Trump Seriously Claims Parents Of Korean War Soldiers Asked Him To Bring Home Their Sons

The Korean War ended in 1953.

Look, we all know they president lies. He lies in the day. He lies at night. He lies on Twitter. He lies during his MAGA rallies. He says little lies. He says big lies. It’s just who he is. He’s a pathological liar.

Having said all that, one can still be taken aback when President Trump tosses out a whopper, especially when the claim is outlandishly false and there is really no upside in making it. That is what we got during his interview with Fox News’ Bret Baier.

Shortly after engaging in some good ol’ whataboutism when dismissing North Korean dictator Kim Jong Un’s mind-boggling human rights abuses, the president patted himself on the back for coming to an agreement with Kim over the remains of American soldiers who died in the Korean War.

“But one of the things I’m really happy is the soldiers who died in Korea — their remains are gonna be coming back home,” Trump declared. “And we have thousands of people that have asked for that. Thousands and thousands of people.”

And then he dropped this beauty.

“So many people asked when I was on the campaign and I’d say, ‘Wait a minute, I don’t have any relationship.’ But they said when you can, President, we’d love our son to be brought back home. You know, the remains. And I asked — we had pretty much finished and I said would you do me a favor? The remains of these great fallen heroes could we do something. He agreed to it immediately. It was pretty great.”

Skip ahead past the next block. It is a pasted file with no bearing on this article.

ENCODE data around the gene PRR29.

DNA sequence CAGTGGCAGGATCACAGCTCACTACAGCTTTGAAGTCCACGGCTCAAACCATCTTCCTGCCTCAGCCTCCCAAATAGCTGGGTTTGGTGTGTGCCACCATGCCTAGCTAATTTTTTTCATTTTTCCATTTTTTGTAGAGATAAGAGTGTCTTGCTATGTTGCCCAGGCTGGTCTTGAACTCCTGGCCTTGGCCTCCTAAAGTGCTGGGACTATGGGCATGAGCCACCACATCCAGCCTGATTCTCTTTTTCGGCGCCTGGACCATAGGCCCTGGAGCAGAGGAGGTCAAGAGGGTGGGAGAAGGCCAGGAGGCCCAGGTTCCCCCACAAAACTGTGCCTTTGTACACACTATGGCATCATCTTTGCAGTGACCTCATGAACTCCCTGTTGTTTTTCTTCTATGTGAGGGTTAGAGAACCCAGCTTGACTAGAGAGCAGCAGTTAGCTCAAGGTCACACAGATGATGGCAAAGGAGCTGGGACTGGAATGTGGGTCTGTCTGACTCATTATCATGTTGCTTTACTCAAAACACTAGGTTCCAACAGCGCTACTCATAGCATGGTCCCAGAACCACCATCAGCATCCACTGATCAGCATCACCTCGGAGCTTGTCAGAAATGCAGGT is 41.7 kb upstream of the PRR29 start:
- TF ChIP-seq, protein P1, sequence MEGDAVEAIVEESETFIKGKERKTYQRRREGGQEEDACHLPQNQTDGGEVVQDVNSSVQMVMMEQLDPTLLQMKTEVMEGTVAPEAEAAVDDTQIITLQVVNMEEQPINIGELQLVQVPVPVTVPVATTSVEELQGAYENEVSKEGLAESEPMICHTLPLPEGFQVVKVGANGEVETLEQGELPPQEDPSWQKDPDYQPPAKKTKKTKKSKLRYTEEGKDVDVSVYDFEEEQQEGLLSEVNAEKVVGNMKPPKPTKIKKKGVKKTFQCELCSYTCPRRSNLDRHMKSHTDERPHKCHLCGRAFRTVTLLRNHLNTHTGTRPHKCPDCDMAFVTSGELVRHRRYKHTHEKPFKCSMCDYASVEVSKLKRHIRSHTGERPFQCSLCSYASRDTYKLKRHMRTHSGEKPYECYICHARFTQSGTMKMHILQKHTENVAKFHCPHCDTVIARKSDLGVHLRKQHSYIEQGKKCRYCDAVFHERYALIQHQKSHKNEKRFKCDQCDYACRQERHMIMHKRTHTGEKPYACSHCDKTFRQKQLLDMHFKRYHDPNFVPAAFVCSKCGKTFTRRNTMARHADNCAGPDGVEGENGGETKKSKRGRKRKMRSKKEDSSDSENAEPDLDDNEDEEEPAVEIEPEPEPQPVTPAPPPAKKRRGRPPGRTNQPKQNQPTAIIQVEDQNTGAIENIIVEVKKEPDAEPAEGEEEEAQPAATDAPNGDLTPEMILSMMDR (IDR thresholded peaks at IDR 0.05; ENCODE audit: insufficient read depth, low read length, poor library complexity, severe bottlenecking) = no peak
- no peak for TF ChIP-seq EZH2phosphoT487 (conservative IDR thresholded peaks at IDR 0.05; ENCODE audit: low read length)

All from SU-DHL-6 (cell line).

For you folks doing the math at home, the Korean War was fought from 1950 to 1953. Yes, the war ended 65 years ago. And the commander-in-chief just said that parents came up to him and asked if he’d bring the remains of their sons home. So, in order for this to be true, we have to believe that 110-year-old people were chatting up Trump about the issue of the missing remains of dead Korean War fighters.

Anyway, watch him tell this tall tale above, via Fox News.

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Justin Baragona is the founder and publisher of Contemptor. He was previously the Cable News Correspondent for Mediaite and prior to starting Contemptor, he worked on the editorial staff of PoliticusUSA. During that time, he had his work quoted by USA Today and BBC News, among others. Justin began his published career as a political writer for 411Mania. He resides in St. Louis, MO with his wife and pets.
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